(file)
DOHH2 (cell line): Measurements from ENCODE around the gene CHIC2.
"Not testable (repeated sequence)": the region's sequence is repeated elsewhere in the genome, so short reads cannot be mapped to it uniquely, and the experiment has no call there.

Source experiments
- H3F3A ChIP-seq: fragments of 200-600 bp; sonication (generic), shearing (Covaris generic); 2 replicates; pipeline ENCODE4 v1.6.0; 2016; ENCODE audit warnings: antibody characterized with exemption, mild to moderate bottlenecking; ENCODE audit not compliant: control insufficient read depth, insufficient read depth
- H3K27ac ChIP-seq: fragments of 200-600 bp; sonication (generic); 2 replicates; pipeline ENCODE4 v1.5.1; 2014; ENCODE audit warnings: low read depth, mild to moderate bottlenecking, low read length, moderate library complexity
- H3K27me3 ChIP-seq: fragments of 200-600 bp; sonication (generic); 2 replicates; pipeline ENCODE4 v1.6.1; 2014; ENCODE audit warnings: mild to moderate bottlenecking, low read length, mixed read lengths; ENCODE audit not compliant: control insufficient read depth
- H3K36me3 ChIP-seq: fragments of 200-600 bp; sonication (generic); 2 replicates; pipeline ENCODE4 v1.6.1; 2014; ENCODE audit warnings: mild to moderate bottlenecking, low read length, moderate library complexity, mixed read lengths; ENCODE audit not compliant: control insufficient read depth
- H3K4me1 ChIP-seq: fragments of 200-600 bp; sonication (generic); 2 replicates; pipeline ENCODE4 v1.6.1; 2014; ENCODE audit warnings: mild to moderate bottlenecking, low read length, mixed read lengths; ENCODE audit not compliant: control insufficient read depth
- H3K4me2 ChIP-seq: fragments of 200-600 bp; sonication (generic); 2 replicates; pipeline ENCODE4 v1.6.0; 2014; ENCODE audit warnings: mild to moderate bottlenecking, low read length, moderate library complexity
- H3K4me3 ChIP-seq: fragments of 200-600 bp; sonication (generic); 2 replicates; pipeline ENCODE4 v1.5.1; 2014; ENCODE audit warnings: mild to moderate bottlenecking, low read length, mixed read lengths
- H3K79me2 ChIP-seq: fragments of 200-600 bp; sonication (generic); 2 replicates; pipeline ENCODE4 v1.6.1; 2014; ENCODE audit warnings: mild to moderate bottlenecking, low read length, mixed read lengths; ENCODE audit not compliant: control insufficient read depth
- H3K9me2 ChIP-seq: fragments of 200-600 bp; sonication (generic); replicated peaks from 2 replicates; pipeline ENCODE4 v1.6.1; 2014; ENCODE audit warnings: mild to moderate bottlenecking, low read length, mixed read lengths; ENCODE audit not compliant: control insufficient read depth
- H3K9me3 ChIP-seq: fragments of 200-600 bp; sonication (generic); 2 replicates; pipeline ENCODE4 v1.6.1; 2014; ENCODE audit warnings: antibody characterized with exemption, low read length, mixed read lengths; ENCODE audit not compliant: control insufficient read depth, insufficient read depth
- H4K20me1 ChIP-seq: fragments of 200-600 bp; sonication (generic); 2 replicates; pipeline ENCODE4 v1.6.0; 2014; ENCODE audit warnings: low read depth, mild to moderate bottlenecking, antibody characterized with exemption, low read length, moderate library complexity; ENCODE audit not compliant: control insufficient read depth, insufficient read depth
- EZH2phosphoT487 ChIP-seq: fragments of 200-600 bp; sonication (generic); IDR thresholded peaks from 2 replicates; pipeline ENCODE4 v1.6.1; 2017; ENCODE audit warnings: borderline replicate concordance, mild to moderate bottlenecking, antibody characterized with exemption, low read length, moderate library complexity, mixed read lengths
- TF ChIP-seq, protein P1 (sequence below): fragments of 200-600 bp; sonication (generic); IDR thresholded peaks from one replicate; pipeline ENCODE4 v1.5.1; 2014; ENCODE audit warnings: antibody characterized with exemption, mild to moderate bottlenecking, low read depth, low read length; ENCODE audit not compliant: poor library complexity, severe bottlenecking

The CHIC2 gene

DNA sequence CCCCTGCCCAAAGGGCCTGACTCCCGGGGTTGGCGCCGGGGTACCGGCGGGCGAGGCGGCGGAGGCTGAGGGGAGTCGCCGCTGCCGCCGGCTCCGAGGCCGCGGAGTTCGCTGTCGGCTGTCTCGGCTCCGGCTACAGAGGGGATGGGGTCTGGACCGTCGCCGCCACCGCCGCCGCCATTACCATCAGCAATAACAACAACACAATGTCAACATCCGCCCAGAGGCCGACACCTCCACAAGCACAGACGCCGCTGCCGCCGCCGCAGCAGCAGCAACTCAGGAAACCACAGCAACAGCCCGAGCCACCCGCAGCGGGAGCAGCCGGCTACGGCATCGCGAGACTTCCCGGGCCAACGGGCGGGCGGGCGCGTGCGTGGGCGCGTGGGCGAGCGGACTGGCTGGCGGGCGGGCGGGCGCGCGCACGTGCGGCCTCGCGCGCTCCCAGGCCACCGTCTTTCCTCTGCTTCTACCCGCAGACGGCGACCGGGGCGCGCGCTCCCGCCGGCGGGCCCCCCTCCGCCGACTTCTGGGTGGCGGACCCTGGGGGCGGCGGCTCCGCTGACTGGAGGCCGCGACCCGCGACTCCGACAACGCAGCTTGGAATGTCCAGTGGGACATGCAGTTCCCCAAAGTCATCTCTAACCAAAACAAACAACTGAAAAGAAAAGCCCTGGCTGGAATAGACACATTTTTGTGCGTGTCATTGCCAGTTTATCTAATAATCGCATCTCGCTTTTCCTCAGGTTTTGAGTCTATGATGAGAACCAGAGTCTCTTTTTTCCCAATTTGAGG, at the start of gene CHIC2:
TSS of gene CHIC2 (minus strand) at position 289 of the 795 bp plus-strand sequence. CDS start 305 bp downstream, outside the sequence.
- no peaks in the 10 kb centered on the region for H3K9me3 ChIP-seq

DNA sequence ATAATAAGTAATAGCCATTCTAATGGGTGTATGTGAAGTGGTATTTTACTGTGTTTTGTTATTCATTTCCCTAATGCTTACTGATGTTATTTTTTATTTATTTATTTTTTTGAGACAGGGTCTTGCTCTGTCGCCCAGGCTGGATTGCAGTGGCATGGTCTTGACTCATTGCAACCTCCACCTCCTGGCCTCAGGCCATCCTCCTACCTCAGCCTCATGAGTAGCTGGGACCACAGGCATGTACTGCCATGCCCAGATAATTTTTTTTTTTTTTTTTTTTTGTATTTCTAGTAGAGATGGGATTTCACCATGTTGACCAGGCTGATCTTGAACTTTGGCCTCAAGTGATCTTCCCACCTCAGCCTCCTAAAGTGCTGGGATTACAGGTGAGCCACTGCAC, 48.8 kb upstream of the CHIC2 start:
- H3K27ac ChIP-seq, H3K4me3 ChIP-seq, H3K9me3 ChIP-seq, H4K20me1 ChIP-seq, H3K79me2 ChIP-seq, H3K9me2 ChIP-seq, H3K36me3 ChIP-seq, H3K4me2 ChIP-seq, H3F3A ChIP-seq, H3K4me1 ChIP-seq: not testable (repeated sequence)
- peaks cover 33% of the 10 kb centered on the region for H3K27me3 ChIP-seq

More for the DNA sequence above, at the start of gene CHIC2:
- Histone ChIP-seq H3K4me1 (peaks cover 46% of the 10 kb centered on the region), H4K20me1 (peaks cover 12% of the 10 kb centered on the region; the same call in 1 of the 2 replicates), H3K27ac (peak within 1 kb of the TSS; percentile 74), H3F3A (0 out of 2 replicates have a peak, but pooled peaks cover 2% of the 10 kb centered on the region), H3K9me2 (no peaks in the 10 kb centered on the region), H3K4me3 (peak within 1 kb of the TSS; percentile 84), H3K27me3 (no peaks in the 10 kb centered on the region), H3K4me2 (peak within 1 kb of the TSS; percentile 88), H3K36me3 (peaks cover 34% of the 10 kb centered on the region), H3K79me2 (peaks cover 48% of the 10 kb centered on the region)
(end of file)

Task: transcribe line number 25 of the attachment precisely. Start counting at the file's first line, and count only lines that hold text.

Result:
- Histone ChIP-seq H3K4me1 (peaks cover 46% of the 10 kb centered on the region), H4K20me1 (peaks cover 12% of the 10 kb centered on the region; the same call in 1 of the 2 replicates), H3K27ac (peak within 1 kb of the TSS; percentile 74), H3F3A (0 out of 2 replicates have a peak, but pooled peaks cover 2% of the 10 kb centered on the region), H3K9me2 (no peaks in the 10 kb centered on the region), H3K4me3 (peak within 1 kb of the TSS; percentile 84), H3K27me3 (no peaks in the 10 kb centered on the region), H3K4me2 (peak within 1 kb of the TSS; percentile 88), H3K36me3 (peaks cover 34% of the 10 kb centered on the region), H3K79me2 (peaks cover 48% of the 10 kb centered on the region)